In the first part of this article, I discussed the main structure of the Tapestry framework, as well as its setup and configuration in an enterprise scale development environment such as JBuilder 2005. In this article, I will further explore the features of the framework and discuss specific components and pre-build modules. A sample application that uses Tapestry is included for your reference as well.
Structure of the Framework
As discussed in the first part of the article, the Tapestry framework tries to hide all of the plumbing associated with coding a Web application by giving developers a solid API set that feels more like a desktop Graphical User Interface (GUI) or a Swing development toolkit. For instance, it is never necessary to write code to directly read HTTP parameters, or directly deal with session, request, response, JSPs, tags, and so forth.
Most modern Web frameworks come with pre-build modules to help with development process, simplify specific functions, or give developers more flexibility. Tapestry is no exception; in fact, it excels in this area. It comes with a cornucopia of pre-built modules that have all of their functionality working “out of the box.” I will elaborate on this later. In addition to providing a lot of APIs for the developer, Tapestry provides whole modules that try to do the most common tasks found in the Web application, such as file upload, date/calendar logic, table pagination, field validation, internalization, redirection, and even popup functionality. Among some of the more advanced modules that also come as standard functionality of Tapestry are data trees and charts.
At the time of this writing, Tapestry is at version 4. The class and interface hierarchy are fully developed and the code is stable. Most components also are finalized and production quality. The code for the framework is combined into several logical packages, each corresponding to a specific functionality or feature.
Here is a short list of the most interesting packages provided by the framework. The complete list is available in the references section as Appendix A.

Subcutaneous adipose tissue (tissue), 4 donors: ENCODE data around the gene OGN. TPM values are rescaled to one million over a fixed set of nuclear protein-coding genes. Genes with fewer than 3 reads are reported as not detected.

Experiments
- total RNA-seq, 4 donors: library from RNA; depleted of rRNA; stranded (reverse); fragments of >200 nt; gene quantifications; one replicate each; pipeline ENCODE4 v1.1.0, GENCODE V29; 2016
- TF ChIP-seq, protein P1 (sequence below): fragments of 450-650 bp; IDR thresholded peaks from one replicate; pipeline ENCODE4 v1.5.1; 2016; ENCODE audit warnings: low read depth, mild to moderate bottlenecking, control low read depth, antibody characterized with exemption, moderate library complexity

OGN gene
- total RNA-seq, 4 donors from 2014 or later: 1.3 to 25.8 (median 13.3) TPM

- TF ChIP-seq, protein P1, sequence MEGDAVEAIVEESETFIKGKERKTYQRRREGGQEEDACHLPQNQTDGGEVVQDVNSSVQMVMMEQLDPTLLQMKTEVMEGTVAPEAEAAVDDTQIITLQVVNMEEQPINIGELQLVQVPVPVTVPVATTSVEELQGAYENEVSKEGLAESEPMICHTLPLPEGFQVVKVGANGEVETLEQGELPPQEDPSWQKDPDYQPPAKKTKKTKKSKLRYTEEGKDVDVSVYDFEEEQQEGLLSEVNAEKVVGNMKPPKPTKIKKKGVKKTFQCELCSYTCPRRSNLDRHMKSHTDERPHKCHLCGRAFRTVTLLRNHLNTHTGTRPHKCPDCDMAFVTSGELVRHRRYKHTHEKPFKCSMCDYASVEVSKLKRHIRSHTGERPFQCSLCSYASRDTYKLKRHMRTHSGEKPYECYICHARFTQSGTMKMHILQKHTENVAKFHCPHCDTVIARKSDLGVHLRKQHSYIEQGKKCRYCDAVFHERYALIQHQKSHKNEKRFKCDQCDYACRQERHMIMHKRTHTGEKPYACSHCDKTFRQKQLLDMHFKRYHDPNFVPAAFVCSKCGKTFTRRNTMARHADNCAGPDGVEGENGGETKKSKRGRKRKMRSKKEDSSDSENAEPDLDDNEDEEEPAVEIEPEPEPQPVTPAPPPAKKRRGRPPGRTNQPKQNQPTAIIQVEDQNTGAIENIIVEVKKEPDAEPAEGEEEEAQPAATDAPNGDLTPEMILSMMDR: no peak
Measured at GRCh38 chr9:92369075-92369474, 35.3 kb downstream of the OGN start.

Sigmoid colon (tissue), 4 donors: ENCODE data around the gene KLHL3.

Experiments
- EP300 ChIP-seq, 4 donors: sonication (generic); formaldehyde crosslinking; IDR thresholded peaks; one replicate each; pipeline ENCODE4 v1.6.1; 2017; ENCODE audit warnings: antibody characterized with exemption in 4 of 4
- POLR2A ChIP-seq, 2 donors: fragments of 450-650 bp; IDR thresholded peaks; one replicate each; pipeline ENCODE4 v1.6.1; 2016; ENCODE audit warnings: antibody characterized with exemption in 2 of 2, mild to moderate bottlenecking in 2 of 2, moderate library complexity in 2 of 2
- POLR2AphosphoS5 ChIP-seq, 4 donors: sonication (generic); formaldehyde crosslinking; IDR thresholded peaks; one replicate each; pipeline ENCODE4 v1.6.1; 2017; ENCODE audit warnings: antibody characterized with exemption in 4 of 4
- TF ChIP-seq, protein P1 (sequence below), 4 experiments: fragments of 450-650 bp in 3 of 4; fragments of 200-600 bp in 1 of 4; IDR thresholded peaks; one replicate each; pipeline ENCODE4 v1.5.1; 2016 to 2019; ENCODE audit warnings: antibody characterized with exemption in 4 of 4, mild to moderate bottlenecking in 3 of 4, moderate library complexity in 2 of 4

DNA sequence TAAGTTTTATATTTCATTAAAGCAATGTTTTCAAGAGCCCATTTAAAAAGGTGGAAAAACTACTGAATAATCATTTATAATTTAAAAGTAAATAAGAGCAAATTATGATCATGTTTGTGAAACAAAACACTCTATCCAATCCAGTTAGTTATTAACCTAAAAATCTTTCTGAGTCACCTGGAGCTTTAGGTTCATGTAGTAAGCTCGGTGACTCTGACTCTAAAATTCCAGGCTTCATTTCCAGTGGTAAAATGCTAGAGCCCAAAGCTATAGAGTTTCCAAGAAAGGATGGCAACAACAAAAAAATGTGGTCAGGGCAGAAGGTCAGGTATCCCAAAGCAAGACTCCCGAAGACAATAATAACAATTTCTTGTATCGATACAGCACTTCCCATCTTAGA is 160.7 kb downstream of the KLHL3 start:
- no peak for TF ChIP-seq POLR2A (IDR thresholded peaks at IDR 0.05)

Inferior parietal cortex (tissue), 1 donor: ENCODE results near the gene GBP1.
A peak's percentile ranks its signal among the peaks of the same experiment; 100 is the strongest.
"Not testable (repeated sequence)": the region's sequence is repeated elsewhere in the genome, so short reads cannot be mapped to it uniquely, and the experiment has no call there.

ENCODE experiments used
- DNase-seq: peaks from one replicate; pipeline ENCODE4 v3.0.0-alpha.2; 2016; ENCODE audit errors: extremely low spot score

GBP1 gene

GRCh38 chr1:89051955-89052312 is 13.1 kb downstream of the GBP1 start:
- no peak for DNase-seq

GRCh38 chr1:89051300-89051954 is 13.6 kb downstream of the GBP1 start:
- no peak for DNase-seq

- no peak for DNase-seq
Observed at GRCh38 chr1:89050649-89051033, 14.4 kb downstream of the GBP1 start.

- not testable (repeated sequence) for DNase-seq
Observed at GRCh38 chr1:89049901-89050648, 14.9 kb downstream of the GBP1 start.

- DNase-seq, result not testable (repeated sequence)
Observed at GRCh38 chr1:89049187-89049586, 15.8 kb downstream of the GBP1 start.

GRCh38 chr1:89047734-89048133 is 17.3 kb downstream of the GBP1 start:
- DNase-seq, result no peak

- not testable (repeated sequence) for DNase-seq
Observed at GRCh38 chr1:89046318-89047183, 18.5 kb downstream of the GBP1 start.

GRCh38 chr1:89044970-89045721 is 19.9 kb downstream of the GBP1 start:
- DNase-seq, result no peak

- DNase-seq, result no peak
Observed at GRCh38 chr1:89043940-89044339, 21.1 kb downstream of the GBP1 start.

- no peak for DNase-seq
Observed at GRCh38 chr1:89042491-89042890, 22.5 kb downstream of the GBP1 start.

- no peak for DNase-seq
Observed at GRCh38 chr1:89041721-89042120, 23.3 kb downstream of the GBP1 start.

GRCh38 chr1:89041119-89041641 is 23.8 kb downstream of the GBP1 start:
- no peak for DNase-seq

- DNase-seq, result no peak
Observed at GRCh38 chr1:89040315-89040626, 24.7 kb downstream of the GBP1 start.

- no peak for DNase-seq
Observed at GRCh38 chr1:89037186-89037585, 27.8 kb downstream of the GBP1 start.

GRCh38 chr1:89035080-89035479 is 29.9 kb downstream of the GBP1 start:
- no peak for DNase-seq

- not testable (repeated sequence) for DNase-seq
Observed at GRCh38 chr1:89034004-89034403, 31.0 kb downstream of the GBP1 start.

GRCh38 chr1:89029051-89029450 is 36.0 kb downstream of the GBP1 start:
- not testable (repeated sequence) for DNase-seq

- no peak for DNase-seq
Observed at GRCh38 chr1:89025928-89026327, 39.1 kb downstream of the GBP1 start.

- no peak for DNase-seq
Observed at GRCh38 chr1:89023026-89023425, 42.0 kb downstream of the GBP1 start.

I am assuming that you have set up the development environment as described in the first part and feel comfortable deploying Web applications on the application server. To run the application, unzip it into some directory and use the provided WAR file to deploy it on WebLogic.
In this article, I have covered some of the more advanced aspects of the Tapestry framework for Web development. I have expanded the sample project from the first part and built it into a real working application using some of the most popular and useful features of the framework.
Tapestry may not be for everyone because of its complexity and abundance of APIs, modules, and pre-packaged components. Its learning curve is definitely one of the longest comparing with the other frameworks, and its development style is fundamentally different from the other frameworks as well, but it certainly can be very rewarding if you put some time into it. If utilized properly, Tapestry can definitely shorten the development circle and reduce amount of coding in a Web application.
As a next step, I recommend looking at the online resources such as the Tapestry online tutorial and picking up any book about the framework.
You can download the source code for this sample here. Compiling the sample requires Tapestry framework libraries. You can download those at
http://jakarta.apache.org/site/downloads/downloads_tapestry.cgi. Extract them into the “lib” folder under the JBuilder project.
- Wikipedia online: http://en.wikipedia.org/wiki/
- Tapestry: http://jakarta.apache.org/tapestry/
- Tapestry online tutorial
- Art of Java Web Development: Struts, Tapestry, Commons, Velocity, JUnit, Axis, Cocoon, InternetBeans, WebWork (Paperback) by Neal Ford,ISBN: 1932394060
Appendix A: Compete Tapestry Package List
About the Author
Vlad Kofman is a Senior System Architect working on projects under government defense contracts. He also has been involved with enterprise-level projects for major Wall Street firms and the U.S. government. His main interests are object-oriented programming methodologies and design patterns.